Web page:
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More than a third of participants in COVID-19 vaccine clinical trials who received a placebo reported adverse events (AEs) such as headache and fatigue and contributed to the “nocebo effect,” potentially rendering 76% of all AE reports after the first dose not true AEs, according to a meta-analysis yesterday in JAMA Network Open.
Researchers from Beth Israel Deaconess Medical Center (BIDMC) in Boston and their US and German colleagues analyzed 12 articles published up to Jul 14, 2021, on randomized clinical vaccine trials involving 22,802 vaccine recipients and 22,578 placebo recipients.
The nocebo effect happens when a trial participant develops side effects or symptoms simply because the person expects they’ll occur after taking a drug or vaccine. The authors of the meta-analysis used a ratio of reported AEs in the two groups to calculate the nocebo effect in COVID vaccine trials.
Trials involving participants 16 years and older were included in the analysis if they evaluated AEs within 7 days of injection, included a placebo group, and provided separate AE reports for the vaccine and placebo groups. The trials studied different types of COVID-19 vaccines (mRNA, viral vector, or protein-based) and were in different phases at the time of the study.
Systemic AEs were reported by 35.2% of placebo recipients after the first dose, with headache (19.3%) and fatigue (16.7%) being the most common; after the second dose, 16.2% reported headache, and 14.9% cited fatigue. In comparison, 46.3% of vaccine recipients reported at least one systemic AE after the first dose.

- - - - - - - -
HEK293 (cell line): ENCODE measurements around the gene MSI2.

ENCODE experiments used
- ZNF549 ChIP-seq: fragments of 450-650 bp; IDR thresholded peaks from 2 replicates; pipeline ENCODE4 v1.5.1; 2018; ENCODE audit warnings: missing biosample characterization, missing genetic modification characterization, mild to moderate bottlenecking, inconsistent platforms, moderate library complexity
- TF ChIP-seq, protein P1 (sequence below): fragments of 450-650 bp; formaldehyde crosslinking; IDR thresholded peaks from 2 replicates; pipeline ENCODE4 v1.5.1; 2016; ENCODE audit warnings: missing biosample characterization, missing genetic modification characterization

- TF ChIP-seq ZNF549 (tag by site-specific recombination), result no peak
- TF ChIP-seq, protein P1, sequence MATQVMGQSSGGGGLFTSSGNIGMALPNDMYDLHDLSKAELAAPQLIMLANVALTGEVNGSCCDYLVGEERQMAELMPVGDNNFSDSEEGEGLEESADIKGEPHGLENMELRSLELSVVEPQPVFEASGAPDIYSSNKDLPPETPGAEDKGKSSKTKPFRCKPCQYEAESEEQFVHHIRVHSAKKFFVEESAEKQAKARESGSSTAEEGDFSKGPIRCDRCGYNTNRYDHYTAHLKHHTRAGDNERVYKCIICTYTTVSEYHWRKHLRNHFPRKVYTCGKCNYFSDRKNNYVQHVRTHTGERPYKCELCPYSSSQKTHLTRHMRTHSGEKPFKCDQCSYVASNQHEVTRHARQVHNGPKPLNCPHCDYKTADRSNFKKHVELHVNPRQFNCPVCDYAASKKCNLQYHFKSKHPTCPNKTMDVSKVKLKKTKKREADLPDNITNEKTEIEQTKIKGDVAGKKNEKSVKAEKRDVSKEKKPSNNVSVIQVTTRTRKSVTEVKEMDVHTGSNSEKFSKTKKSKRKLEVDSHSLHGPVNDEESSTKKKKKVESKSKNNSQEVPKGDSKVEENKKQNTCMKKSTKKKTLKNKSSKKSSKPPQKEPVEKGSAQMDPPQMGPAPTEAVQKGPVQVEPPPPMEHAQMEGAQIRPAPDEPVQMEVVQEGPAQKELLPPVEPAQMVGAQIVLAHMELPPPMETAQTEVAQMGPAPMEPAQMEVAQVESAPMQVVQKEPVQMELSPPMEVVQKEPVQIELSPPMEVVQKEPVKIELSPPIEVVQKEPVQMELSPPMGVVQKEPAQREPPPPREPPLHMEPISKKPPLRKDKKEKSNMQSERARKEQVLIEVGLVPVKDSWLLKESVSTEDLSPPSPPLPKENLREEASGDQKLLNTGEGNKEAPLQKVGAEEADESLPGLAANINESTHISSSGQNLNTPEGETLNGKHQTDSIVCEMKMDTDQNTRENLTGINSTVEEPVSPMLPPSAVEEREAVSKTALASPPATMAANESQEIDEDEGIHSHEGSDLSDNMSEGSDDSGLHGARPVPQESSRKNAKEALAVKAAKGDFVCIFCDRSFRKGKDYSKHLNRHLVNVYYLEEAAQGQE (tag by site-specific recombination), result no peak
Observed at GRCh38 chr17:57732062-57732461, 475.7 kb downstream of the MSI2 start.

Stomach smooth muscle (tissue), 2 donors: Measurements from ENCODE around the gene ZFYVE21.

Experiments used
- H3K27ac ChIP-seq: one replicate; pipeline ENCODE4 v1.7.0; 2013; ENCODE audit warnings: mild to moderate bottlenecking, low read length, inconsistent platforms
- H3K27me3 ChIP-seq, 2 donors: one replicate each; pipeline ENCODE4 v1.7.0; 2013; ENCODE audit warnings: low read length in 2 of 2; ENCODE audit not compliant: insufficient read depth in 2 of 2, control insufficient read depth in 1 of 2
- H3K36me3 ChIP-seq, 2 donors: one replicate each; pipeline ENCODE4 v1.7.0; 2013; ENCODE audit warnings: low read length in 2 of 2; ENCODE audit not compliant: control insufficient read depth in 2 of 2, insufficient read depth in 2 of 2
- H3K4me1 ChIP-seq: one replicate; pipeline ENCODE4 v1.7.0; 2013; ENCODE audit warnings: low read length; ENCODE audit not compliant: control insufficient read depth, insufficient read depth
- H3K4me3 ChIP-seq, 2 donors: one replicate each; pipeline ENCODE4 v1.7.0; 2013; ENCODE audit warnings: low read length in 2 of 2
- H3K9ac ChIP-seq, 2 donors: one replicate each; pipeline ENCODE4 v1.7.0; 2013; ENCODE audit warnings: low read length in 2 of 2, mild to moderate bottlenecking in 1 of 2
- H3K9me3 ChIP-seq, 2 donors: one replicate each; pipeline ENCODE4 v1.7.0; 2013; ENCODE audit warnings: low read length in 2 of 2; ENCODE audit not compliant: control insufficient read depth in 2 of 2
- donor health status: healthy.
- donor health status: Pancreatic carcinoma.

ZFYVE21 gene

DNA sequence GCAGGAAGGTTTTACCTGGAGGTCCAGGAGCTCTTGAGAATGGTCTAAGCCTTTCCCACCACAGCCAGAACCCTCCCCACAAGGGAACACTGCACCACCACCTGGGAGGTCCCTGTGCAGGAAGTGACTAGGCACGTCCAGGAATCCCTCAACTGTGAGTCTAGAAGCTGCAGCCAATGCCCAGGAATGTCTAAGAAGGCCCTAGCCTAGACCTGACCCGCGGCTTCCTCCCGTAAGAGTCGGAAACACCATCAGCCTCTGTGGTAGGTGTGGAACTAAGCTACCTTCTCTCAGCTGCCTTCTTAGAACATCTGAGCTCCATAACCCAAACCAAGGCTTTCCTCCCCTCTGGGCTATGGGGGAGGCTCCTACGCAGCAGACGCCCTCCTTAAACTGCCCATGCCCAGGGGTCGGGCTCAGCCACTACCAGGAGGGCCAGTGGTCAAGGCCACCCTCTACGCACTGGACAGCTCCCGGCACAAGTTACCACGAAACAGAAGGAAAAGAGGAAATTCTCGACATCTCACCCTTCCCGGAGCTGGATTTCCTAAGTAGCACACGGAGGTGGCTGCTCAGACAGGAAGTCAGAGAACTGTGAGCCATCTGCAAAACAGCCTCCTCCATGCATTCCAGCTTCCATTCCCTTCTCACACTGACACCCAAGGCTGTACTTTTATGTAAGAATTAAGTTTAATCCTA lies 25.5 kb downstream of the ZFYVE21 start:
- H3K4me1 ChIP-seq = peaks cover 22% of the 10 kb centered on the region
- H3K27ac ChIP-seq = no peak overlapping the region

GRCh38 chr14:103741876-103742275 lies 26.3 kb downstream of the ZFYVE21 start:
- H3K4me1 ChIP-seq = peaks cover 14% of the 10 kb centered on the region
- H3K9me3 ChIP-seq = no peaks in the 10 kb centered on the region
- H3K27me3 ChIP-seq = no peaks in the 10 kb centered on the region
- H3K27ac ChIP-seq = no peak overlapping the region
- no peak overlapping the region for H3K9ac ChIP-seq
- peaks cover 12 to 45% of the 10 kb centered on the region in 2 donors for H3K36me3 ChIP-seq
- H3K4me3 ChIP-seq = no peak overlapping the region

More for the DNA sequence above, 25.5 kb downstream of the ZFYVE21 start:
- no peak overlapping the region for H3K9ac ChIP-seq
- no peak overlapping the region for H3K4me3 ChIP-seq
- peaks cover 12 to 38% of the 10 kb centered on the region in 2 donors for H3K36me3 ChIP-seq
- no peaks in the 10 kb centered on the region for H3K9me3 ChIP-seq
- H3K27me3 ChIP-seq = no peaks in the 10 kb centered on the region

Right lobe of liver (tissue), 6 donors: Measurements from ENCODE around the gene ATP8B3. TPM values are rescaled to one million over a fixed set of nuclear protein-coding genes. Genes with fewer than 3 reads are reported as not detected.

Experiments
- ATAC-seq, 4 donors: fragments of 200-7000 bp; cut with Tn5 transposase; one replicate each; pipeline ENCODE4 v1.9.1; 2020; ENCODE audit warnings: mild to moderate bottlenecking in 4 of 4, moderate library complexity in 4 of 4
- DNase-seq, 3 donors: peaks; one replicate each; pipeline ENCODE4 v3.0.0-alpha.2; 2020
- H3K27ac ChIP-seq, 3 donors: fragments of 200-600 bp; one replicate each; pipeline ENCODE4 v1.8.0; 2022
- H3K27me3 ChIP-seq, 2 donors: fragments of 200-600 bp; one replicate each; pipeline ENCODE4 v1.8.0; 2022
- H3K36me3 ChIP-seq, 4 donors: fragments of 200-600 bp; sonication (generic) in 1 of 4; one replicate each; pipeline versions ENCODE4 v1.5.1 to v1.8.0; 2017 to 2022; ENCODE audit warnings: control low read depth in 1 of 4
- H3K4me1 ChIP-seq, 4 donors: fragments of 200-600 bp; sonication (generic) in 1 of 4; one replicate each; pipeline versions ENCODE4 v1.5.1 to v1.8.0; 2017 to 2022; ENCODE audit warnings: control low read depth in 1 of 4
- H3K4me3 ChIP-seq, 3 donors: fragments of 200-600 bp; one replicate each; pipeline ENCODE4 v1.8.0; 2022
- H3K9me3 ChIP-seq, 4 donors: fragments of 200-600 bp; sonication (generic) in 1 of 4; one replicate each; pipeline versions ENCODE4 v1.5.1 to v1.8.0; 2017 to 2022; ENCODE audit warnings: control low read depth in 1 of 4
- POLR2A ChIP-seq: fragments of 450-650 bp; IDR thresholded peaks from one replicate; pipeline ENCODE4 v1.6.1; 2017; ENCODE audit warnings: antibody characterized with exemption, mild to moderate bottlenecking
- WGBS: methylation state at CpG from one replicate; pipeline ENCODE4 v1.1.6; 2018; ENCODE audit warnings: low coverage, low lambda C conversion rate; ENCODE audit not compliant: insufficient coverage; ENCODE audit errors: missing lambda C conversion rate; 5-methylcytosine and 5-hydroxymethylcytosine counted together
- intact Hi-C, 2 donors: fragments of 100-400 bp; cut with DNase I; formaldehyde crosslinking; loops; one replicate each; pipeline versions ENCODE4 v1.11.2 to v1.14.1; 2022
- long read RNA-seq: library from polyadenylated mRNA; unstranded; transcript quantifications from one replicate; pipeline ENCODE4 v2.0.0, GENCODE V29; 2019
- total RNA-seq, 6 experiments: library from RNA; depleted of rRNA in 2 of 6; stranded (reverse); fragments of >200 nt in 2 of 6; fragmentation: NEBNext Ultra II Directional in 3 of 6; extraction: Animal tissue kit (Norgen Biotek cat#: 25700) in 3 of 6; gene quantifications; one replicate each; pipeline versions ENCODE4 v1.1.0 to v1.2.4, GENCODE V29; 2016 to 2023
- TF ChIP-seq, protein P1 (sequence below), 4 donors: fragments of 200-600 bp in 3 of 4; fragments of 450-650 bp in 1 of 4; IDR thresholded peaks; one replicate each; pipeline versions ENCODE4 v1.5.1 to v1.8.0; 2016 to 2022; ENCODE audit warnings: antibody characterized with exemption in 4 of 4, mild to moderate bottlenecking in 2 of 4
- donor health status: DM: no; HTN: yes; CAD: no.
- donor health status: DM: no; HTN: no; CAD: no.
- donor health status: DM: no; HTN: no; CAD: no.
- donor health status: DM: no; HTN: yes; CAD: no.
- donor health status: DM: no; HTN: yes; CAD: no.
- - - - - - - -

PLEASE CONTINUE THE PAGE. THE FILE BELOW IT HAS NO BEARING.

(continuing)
After the second dose, systemic AEs were reported at lower rates in the placebo group (31.8%) but at higher rates in the vaccine group (61.4%). Odds ratios between the two groups were -0.47 (standardized mean difference, -0.26) after the first dose and -1.36 (standardized mean difference, -0.75) after the second.
Local AEs (eg, pain at the injection site) were reported by 16.2% of placebo recipients and 66.7% of vaccine recipients after the first dose and 11.8% and 72.8%, respectively, after two doses.
“The ratios between the placebo and vaccine AE proportions suggest that after the first vaccine dose, nocebo responses accounted for 76.0% of systemic AEs and 24.3% of local AEs,” the study authors wrote. After the second dose, the nocebo effect accounted for 51.8% of systemic AEs and 16.2% of local AEs.
An exploratory analysis of the two largest trials reporting information on AE severity showed that the placebo and vaccine groups reported similar severity grades after the first dose but that more vaccine recipients reported moderate and severe AEs after the second.
In a BIDMC press release, the researchers said that nocebo responses are common in randomized clinical trials. The most common AEs, such headache and fatigue, are mentioned in the informational leaflets given to vaccine trial volunteers, according to Ted Kaptchuk, director of BIDMC’s Program in Placebo Studies.
“Evidence suggests that this sort of information may cause people to misattribute common daily background sensations as arising from the vaccine or cause anxiety and worry that make people hyper alert to bodily feelings about adverse events,” he said.
But while Kaptchuk said that some researchers may believe that disclosing potential adverse effects of an intervention can cause harm, it is the ethical thing to do. “Medicine is based on trust,” he said. “Our findings lead us to suggest that informing the public about the potential for nocebo responses could help reduce worries about COVID-19 vaccination, which might decrease vaccination hesitancy.”
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